Towns and cities only make the funny places list when they are named for an especially odd foreign place. (Babylon, New York made the list.)
Incredibly Unimaginative Place Names
Unfortunately, the vast majority of United States place names tend toward the bland: take Greenwood, Delaware.
In fact, in the entire state of Delaware is made up of so many blandly named places that the state does not even make an appearance on the following list of funny American place names. Even a state like Connecticut has Hazardville. (Missouri and Virginia win points here for refusing to skirt the boring place names issue: each has a place named Bland.)
Cities that were named after people also tend to be unimaginatively named. There should have been a limit on the number Smithfields and Smithlands allowed.
Sure, some people do have funny-sounding names, and some of those funny-sounding names have been attached to towns, but it's a little low call Lumpkin (as in Lumpkin, Georgia) a funny-sounding place name. There really was someone named Lumpkin, and there probably still is. Now, perhaps, if the town founders had added a little something extra to the name — say, Lumpkin's Hump — then it might have made this list. But they didn't.
With boring names, though, at least the people living in those places didn't completely waste the naming opportunity. There's no good excuse for No Name, Colorado.
Funny American Place Names: The Ultimate List
|Season||Number of place names|
All the Odd Names Are Here
Crazy, unusual, unique, and funny American place names are arranged alphabetically by state. Note that not every state made the list.
List and quiz by E. A. Wright.
Allgood, Brilliant, Gordo
Chicken, Livengood, Mosquito Lake, Red Devil
Avenue B and C, Carefree, Chloride, Cowlic, Lazy Y U, Scenic, Sells, Six Shooter Canyon, Tombstone, Why
Bonanza, Cash, Delight, Flippin, Grubbs, Magazine, Smackover, Stamps, Yellville
Airport, Aromas, Country Club, Descanso, Furnace Creek, Goodyears Bar, Needles, Rainbow, Raisin City, Rough and Ready, Spreckles, Weed, Weedpatch
Aristocrat Ranchettes, Bonanza, Dinosaur, Gunbarrel, No Name, Parachute, Rifle, Severance
Boca Raton, Burnt Store Marina, Christmas, Frostproof, High Point, Howey-in-the-Hills, Leisure City, Niceville, Paisley, Town 'n' Country, World Golf Village, Yeehaw Junction
Between, Climax, Enigma, Ideal, Santa Claus, Social Circle, Thunderbolt
Assumption, Bone Gap, Cave-In-Rock, Energy, Joy, Metropolis, Normal, Time
Cylinder, Defiance, Diagonal, Promise City, What Cheer
Agenda, Home, Protection, Speed
Rabbit Hash, Science Hill, Stamping Ground
Belcher, Bossier City, Cut Off, Dry Prong, Lucky, Many, Plain Dealing, Start, Triumph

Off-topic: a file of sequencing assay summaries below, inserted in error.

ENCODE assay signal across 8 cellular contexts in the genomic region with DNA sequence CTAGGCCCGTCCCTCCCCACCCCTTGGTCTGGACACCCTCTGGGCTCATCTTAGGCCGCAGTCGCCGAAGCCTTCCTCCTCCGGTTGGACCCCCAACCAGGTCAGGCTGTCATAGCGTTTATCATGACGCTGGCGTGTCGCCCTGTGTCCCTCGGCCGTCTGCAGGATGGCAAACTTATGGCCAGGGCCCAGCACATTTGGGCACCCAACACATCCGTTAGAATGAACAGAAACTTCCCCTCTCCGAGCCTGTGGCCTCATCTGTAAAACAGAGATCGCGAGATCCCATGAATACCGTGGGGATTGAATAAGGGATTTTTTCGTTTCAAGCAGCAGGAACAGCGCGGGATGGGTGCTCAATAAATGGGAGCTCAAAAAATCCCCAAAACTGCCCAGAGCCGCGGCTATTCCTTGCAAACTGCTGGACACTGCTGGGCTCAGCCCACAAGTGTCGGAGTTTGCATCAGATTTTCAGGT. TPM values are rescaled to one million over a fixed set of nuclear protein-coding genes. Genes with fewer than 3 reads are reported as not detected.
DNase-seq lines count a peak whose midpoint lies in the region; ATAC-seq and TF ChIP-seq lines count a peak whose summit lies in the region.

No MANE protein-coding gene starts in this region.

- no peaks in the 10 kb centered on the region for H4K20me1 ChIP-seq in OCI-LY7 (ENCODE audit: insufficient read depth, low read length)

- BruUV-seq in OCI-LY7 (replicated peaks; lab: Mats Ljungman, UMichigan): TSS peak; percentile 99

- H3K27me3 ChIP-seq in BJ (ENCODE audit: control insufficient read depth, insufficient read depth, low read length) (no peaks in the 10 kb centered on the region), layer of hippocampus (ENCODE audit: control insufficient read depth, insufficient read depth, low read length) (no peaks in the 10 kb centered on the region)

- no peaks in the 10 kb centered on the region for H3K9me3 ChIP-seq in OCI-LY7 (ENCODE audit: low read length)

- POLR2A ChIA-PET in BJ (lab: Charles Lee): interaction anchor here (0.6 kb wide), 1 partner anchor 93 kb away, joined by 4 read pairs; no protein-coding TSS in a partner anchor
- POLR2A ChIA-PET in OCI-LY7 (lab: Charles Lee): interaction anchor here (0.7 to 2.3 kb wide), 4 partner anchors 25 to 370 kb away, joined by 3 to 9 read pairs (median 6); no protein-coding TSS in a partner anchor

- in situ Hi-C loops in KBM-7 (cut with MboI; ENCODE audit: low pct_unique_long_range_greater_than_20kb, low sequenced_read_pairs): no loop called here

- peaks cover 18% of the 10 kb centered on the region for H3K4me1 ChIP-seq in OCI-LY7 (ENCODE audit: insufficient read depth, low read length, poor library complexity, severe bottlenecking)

Bagtown, Chance, Secretary, Shaft
Buzzards Bay, Onset
Cement City, Flushing
Cosmos, Fertile, Good Thunder, Staples, Thief River Falls, Welcome
Hide-A-Way Lake, Robinhood
Clever, Fair Play, Fairdealing, Goodnight, Humansville, Neck City, Peculiar, Tightwad
Elmo, Hungry Horse, Pray, Wineglass
Angel Fire, Bent, Elephant Butte, Gallup, Loving, Pie Town, Raton, Truth or Consequences
Babylon, Bohemia, Deposit, Speculator
Bald Head Island, Duck, Grandfather, Kill Devil Hills, Micro, Stem, Toast
Chagrin Falls, Hide-A-Way Hills, Newcomerstown, Reminderville
Bowlegs, Box, Bushyhead, Greasy, Hooker, Mutual, Okay, Scraper, Slick, Sour John
Drain, Talent, Tangent
Emporium, Fairchance, Hop Bottom, Intercourse, Media, Potlicker Flats, Scalp Level, Seltzer, Smock, Trainer, Twilight
Cope, Coward, Folly Beach, Ninety Six, Privateer, Promised Land
Interior, Running Water, Tea, Two Strike
Bean Station, Soddy-Daisy, Three Way
B and E, Bangs, Bigfoot, Cool, Cut and Shoot, Dish, Groom, Gun Barrel City, Happy, Humble, Impact, Lawn, Mart, Muleshoe, Noonday, Point Blank, Ponder, Rising Star, Rule, Runaway Bay, Sanctuary, Scissors, Scurry, Spur, Tool, Uncertain
Bountiful, Helper, Hurricane
Fries, Hurt, Wise
Concrete, Dollars Corner, Humptulips, Spangle, Startup
Cheap Lake, Hundred, Pinch, War
Butternut, Jump River, Strum
Bar Nunn, Reliance, Story, Ten Sleep
Nice List, but...
Maybe you know of an amazingly named town that was overlooked here. Maybe you know the real story behind how such-and-such town got its name and would like to enlighten us all. Or maybe the place names in your part of the world simply put these weak American names to shame.
Feel free to leave your comments below.